Tuesday, July 21, 2009

Phoenix, Vol. 1 - 13 (Osamu Tezuka)

Unarguably the single greatest achievement in the career of the most influential mangaka (Manga cartoonist) in Japan's history, Phoenix rockets back and forth across the temporal plane from volume to volume, telling tales of future and past, that each get a little closer to the present as the volumes tick by. After only the first few volumes the greater design comes into focus: Tezuka is telling the history of the universe.

And what retelling of the history of time would be complete without a lot of rumination on the nature of time and man's mortal role in the universe (unless you're Larry Gonick)? While the phoenix (Hi no tori, in Japanese, meaning 'firebird') owns the name of the series, he/she/it and its many manifestations is mearly a backdrop, or a point of obsession for the real characters, stepping in only as a greek chorus to manipulate the characters, or a god descending from the ink, and Tezuka does not exhaust any one way of revising the reader's concept of what the phoenix is. In one volume the phoenix becomes puppeteer to a scientist who will be allowed to witness the universe as himself a god, in one volume the phoenix will remain an elusive shadow to an artist who seeks to represent the firebird's glory in a painting or else lose his life to a sinister, commissioning lord, and in another volume a red herring of a bird is captured and warred over by rivaling Japanese lords, as they vie for the phoenix's blood and eternal life.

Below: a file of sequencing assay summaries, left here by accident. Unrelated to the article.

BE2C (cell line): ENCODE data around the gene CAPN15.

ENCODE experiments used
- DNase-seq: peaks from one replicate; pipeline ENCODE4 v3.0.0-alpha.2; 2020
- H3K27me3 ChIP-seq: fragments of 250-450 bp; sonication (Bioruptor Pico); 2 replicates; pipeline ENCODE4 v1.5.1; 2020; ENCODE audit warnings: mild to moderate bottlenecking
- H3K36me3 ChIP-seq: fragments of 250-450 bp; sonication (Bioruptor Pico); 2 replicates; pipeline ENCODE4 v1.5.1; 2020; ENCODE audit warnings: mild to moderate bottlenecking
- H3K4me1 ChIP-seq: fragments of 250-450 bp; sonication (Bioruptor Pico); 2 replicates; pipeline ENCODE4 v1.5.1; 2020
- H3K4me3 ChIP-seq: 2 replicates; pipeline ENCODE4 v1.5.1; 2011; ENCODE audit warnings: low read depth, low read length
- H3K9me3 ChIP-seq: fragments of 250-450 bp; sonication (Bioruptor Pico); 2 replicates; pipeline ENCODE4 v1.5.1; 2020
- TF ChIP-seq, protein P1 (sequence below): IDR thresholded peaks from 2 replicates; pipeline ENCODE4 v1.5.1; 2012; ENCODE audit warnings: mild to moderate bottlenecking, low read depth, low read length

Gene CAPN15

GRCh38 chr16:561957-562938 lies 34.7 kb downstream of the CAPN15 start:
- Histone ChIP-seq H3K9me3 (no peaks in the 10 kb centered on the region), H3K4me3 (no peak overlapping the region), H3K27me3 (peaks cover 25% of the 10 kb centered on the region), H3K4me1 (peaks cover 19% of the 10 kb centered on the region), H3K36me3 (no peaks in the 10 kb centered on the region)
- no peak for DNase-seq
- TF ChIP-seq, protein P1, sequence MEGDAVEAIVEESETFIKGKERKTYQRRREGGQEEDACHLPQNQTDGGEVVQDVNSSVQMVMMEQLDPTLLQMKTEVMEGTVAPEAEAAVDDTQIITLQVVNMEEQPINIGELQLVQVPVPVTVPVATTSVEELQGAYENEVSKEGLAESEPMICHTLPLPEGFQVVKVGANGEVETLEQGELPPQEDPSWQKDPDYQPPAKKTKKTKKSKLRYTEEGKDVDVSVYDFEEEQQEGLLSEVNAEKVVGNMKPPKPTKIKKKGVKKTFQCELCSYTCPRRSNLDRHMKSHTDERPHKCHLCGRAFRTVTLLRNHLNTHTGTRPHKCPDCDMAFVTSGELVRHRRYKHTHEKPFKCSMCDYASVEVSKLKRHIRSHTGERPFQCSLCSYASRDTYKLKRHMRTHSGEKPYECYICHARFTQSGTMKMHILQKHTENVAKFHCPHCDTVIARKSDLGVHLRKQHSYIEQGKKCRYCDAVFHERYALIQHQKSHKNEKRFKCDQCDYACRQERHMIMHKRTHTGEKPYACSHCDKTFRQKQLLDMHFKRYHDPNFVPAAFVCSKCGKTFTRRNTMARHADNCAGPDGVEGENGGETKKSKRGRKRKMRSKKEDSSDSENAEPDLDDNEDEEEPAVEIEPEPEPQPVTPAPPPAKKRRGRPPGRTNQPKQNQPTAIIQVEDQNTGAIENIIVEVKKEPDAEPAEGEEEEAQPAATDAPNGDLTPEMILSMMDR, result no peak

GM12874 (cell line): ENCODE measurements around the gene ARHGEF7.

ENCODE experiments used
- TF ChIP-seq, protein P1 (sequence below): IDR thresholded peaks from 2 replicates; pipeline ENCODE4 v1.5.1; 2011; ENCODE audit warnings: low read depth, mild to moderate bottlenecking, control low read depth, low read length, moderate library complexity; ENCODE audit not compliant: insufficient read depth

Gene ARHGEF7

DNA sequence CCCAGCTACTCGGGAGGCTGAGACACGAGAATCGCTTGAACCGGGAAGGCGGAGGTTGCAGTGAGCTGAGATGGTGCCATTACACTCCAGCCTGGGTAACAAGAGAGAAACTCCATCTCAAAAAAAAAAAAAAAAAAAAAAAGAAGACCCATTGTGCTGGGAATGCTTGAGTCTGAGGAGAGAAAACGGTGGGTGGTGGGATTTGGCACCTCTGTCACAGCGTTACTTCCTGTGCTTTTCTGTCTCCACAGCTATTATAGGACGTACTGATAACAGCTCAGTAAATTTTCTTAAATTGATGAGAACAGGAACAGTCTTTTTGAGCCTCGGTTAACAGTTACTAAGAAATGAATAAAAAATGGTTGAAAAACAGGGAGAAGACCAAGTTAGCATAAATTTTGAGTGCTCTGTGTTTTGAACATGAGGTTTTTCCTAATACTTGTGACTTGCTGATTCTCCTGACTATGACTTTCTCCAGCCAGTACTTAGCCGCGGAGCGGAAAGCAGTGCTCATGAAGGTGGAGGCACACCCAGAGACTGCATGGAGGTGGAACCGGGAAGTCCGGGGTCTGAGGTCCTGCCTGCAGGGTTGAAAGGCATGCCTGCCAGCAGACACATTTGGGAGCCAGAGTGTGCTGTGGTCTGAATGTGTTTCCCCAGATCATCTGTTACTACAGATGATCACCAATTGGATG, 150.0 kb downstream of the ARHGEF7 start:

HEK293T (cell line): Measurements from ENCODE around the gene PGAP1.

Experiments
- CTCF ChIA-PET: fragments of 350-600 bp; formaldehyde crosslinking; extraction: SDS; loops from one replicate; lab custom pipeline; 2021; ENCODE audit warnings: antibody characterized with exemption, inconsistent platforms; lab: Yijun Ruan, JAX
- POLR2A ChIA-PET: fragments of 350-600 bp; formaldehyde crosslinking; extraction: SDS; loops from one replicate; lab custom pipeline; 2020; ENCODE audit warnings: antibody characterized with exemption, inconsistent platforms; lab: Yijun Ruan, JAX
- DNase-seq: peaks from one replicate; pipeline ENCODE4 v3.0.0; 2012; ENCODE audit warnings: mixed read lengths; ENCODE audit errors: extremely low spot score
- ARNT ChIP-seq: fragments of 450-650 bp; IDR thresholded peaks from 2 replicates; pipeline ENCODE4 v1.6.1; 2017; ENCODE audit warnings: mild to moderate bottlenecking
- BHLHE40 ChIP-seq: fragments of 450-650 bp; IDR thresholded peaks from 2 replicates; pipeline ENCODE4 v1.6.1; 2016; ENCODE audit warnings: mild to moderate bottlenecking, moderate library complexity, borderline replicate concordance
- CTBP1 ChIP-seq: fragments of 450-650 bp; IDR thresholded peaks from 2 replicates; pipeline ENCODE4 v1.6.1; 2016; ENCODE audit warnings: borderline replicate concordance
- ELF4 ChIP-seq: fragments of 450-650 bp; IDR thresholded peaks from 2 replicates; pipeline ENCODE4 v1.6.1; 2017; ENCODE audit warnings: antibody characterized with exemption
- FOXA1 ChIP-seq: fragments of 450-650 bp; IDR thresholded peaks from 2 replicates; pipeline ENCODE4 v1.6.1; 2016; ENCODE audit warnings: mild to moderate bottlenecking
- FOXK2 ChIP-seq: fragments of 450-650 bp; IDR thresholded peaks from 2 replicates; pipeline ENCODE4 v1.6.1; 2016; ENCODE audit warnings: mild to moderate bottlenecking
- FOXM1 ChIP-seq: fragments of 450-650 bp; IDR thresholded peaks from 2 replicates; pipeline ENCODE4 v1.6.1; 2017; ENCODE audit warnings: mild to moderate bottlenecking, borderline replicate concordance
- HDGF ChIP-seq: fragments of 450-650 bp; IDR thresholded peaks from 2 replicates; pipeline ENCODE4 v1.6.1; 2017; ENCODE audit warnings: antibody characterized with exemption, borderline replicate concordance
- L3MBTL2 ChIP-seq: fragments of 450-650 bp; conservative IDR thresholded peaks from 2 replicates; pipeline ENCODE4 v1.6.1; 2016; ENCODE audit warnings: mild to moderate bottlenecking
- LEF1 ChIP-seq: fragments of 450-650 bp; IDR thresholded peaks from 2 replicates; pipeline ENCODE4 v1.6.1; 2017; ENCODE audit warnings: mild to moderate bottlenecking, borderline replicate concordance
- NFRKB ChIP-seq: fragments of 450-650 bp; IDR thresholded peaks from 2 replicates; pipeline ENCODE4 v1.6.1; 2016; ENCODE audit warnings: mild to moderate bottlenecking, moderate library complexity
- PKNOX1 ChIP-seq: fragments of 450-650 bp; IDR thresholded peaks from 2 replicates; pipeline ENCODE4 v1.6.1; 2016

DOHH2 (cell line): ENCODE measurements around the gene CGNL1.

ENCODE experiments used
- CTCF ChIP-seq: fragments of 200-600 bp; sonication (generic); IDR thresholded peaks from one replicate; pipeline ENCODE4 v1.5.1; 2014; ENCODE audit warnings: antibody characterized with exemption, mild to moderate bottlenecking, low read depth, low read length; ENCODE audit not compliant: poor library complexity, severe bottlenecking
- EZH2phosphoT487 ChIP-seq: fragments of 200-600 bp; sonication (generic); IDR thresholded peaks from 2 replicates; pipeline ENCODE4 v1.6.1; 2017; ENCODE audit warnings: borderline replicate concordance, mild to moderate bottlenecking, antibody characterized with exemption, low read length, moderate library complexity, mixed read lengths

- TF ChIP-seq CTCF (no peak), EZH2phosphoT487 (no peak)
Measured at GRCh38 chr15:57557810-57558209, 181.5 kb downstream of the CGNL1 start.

My personal favourite story, Strange Beings (half of Vol. 9), does the old 'time flows backwards' trick to tell the story of life and the universe as a never-ending backwards loop, involving the life of a girl (raised as a boy by a murderous tyrant) who unintentionally becomes the universe's private, eternal mother Theresa.

The cultural effects of the Phoenix saga may have been even more far-reaching had Tezuka not perished before penning its conclusion, presumably set in the modern day. But maybe that's for his readers to accomplish.

This is a sculpture of the famous firebird, which sits just outside the Osamu Tezuka museum in Takarazuka, Japan (20km northwest from Osaka).

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